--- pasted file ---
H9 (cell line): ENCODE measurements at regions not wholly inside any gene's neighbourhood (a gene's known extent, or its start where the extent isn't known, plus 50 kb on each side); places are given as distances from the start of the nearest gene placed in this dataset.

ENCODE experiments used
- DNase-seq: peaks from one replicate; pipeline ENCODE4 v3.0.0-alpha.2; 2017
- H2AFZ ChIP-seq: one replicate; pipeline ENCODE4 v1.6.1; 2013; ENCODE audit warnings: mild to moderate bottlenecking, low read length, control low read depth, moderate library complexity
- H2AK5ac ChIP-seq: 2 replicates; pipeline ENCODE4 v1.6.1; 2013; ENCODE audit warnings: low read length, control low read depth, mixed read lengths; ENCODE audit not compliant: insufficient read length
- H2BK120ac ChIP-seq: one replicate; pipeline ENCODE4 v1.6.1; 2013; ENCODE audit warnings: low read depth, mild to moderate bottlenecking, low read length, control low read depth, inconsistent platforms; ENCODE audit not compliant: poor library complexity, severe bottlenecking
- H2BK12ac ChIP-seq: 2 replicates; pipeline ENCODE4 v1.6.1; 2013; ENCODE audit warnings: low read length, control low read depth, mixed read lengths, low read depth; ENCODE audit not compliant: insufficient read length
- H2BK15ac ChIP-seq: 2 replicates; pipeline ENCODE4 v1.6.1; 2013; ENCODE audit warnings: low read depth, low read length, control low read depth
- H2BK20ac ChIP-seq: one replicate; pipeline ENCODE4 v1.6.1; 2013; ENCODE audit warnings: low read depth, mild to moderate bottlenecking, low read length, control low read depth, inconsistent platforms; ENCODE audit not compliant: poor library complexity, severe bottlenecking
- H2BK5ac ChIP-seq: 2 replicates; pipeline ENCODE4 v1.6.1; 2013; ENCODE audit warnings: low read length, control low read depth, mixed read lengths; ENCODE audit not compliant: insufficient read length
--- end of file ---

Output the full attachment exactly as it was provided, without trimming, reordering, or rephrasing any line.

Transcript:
H9 (cell line): ENCODE measurements at regions not wholly inside any gene's neighbourhood (a gene's known extent, or its start where the extent isn't known, plus 50 kb on each side); places are given as distances from the start of the nearest gene placed in this dataset.

ENCODE experiments used
- DNase-seq: peaks from one replicate; pipeline ENCODE4 v3.0.0-alpha.2; 2017
- H2AFZ ChIP-seq: one replicate; pipeline ENCODE4 v1.6.1; 2013; ENCODE audit warnings: mild to moderate bottlenecking, low read length, control low read depth, moderate library complexity
- H2AK5ac ChIP-seq: 2 replicates; pipeline ENCODE4 v1.6.1; 2013; ENCODE audit warnings: low read length, control low read depth, mixed read lengths; ENCODE audit not compliant: insufficient read length
- H2BK120ac ChIP-seq: one replicate; pipeline ENCODE4 v1.6.1; 2013; ENCODE audit warnings: low read depth, mild to moderate bottlenecking, low read length, control low read depth, inconsistent platforms; ENCODE audit not compliant: poor library complexity, severe bottlenecking
- H2BK12ac ChIP-seq: 2 replicates; pipeline ENCODE4 v1.6.1; 2013; ENCODE audit warnings: low read length, control low read depth, mixed read lengths, low read depth; ENCODE audit not compliant: insufficient read length
- H2BK15ac ChIP-seq: 2 replicates; pipeline ENCODE4 v1.6.1; 2013; ENCODE audit warnings: low read depth, low read length, control low read depth
- H2BK20ac ChIP-seq: one replicate; pipeline ENCODE4 v1.6.1; 2013; ENCODE audit warnings: low read depth, mild to moderate bottlenecking, low read length, control low read depth, inconsistent platforms; ENCODE audit not compliant: poor library complexity, severe bottlenecking
- H2BK5ac ChIP-seq: 2 replicates; pipeline ENCODE4 v1.6.1; 2013; ENCODE audit warnings: low read length, control low read depth, mixed read lengths; ENCODE audit not compliant: insufficient read length